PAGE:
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Looking at the night sky, we see the roots of our being

The Belfastwoman discovered the first radio pulsars whilst studying at Cambridge University in 1967 and although the Nobel Physics prize went to her supervisor, she later went onto achieve many prestigious positions
Robert McMillen

GO mbeannaí Dia daoibh agus bhur gcéad fáilte isteach chuig The Bluffer’s Guide to Irish - the space edition.

Watching the huge moon over Derry last Friday, cuireadh i gcuimhne dom - I was reminded of a blog I wrote five years about a Belfast-born réaltfhisiceoir - astrophysicist, Joycelyn Bell Burnell after seeing a programme about her on the BBC.

“We are stardust, we are golden …” sang Joni Mitchell. Little did I think the line from the Joni Mitchell song about Woodstock could be taken literally! We daoine - humans are actually all made up of réaltaí - stars.

I’d heard an teoiric - the theory before, a TED lecture probably, but the aptly titled Beautiful Minds series Bell Burnell described how we and the universe are made of the same stuff.

“The kind of chemical elements you find inside the human body, hidrigin - hydrogen and ocsaigin - oxygen in the water, carbón- carbon in our tissues, cailciam - calcium in our bones, iarann - iron in our bloodstream, they’ve come basically from the earth because that’s where the plants got them from. An domhan - the earth and an ghrian - the sun, because they formed at much the same time, got these elements from preceding exploding stars. The material goes through a stellar cycle, explodes, gets incorporated in the sun and the earth and into us. And when we die, na hadaimh - the atoms will get returned to the earth.

“We are ultimately and intimately, children of the stars. We are made of star stuff. So when we look at the night sky, we are looking at the environment we came from, that the atoms from which we are made come from, na fréamhacha - the roots of our being and that’s why I find astronomy so fascinating.”

You’d think that an in depth knowledge of astronomy – the fact that humans are made of cosmic materials, knowing how galaxies are formed, change and die, how the universe behaves – you’d think that Bell Burnell would be a card-carrying atheist, but she is in fact a practising ball de Chumann na gCarad - Quaker.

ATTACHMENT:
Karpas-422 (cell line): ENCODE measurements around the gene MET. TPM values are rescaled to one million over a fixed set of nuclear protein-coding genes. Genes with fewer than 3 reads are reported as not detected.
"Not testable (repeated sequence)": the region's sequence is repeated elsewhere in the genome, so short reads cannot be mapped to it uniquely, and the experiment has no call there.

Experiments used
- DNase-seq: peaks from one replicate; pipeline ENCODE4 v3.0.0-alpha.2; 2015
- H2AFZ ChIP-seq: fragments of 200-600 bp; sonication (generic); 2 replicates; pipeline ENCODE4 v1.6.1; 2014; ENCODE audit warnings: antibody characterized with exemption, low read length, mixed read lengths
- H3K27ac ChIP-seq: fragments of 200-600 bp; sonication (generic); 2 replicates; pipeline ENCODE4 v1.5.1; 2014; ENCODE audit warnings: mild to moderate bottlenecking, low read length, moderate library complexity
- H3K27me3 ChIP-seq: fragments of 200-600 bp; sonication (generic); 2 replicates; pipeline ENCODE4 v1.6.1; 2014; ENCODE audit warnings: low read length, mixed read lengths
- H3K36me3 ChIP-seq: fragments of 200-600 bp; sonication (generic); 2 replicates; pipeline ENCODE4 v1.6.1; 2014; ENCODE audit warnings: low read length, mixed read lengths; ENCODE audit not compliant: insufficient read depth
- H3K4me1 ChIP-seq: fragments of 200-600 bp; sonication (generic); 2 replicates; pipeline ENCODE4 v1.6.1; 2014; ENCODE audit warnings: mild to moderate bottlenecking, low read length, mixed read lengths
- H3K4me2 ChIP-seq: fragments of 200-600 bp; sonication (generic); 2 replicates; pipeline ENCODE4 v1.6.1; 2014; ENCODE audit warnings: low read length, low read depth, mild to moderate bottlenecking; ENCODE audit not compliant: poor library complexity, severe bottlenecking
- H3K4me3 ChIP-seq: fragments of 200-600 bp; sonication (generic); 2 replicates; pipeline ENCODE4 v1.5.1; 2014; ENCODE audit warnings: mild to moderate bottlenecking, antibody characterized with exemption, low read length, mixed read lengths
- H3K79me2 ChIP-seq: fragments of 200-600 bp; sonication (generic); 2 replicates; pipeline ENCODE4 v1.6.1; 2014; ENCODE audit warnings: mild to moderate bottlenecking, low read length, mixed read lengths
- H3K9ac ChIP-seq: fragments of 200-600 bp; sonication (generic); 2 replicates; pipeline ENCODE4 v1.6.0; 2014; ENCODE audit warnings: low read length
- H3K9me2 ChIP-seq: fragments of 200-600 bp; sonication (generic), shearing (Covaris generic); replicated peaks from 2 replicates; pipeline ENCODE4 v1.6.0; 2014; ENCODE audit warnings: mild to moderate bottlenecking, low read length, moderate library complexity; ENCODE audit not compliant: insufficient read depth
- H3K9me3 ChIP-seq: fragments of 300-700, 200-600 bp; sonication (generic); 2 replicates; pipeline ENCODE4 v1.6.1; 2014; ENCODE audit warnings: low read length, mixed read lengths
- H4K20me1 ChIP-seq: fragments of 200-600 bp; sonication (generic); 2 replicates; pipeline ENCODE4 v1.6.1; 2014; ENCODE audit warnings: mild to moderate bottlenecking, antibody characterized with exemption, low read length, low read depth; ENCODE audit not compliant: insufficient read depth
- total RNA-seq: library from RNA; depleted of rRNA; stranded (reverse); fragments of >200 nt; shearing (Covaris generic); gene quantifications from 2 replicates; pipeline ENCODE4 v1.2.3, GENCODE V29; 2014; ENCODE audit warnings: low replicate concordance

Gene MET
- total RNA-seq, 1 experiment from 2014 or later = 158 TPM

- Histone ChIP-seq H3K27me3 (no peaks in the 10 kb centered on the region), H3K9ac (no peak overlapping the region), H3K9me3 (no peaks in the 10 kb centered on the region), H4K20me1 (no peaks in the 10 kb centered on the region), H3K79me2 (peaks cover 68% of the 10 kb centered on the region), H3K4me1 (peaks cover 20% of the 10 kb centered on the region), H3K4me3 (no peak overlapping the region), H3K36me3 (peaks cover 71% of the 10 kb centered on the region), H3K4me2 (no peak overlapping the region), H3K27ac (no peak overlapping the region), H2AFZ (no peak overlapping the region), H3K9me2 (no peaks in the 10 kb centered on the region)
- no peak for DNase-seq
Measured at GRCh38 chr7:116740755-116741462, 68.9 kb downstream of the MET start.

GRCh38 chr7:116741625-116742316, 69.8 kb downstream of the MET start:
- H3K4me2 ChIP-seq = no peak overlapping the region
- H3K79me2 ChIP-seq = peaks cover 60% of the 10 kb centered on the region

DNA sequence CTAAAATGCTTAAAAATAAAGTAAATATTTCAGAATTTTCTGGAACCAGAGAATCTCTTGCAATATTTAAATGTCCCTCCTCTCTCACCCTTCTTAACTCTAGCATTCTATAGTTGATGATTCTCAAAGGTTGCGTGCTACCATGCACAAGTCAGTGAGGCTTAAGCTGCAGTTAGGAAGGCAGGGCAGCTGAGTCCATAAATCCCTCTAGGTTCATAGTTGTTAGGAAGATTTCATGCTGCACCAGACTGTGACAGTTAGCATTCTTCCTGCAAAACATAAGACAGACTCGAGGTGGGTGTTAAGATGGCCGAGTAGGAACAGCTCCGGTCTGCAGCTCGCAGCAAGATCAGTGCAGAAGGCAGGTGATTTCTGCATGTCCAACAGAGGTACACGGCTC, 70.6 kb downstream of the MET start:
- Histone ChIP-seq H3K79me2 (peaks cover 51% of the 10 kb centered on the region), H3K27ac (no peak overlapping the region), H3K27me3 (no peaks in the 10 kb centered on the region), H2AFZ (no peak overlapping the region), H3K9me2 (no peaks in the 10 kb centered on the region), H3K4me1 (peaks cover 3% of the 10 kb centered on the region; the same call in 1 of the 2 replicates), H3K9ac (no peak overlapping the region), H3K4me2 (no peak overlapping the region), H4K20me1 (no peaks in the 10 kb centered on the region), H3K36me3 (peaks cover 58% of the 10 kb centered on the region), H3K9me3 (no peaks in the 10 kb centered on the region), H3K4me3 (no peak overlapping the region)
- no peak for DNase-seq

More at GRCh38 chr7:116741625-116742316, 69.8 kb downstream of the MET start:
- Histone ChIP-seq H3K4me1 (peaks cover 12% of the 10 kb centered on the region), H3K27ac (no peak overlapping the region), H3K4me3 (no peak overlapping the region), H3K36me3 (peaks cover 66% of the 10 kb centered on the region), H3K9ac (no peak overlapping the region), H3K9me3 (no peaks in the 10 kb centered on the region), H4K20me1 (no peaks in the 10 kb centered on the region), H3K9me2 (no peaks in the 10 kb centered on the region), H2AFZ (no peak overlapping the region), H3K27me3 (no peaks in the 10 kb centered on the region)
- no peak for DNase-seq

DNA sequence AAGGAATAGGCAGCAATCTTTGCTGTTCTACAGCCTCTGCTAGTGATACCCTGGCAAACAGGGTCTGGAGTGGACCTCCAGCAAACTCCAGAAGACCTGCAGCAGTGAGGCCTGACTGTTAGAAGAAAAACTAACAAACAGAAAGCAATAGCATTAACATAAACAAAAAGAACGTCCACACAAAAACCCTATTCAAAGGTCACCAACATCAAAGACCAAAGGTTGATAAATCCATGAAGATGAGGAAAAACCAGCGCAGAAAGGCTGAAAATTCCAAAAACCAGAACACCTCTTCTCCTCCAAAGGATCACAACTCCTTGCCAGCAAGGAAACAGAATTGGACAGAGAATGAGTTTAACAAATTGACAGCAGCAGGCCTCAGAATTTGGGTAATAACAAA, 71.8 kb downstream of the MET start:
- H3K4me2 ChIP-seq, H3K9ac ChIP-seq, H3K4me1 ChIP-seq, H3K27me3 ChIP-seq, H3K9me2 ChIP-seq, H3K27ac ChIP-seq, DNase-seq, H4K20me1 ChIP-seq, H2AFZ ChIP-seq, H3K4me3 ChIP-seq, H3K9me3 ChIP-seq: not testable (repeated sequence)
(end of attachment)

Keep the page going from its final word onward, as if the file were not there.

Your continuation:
There is a revelatory interview which Joan Bakewell did with her in which she describes her scientific work and a creidimh - her beliefs which has disappeared from the internet.

Jocelyn Bell Burnell was one of the people who discovered pulsáir - pulars, bodies in the sky which “emit comharthaí raidió - radio signals in short, very evenly spaced bursts, or pulses. “

Rinneadh neamart inti - she was overlooked for the Nobel Prize for Physics – the first time the award went to astronomers – when it was given to her male superiors, Antony Hewish and Martin Ryle, even though she was the first to observe and precisely analyse the pulsars. True to form, Jocelyn was gracefully philosophical about it all.

Another thing I love about the Belfast woman is that the failed her 11+!

You can find out more about Jocelyn in a series of BBC clips which are available at url.ie/z71h,

cuireadh i gcuimhne dom (keroo i givnya doo) - I was reminded

réaltfhisiceoir (rayltisicore) - astrophysicist

daoine (deenee) - humans

réaltaí (rayltee) - stars

an teoiric (un choreick) - the theory

hidrigin (hidrigin) - hydrogen

ocsaigin (oxagin) - oxygen

carbón (carbawn) - carbon

cailciam (cailkeeam) - calcium

iarann (eeraan) - iron

an domhan (un dowan) - the earth

an ghrian (un yreean) - the sun

na hadaimh (ne hadiv)- the atoms

na fréamhacha (ne frayoowaha) - the roots

ball de Chumann na gCarad (baal de khuman ne garad) - a Quaker

a creidimh (a credgiv) - her beliefs

comharthaí raidió (corehee raadeeo) - radio signals

rinneadh neamart inti (rinyoo nyamart inchee) - she was overlooked

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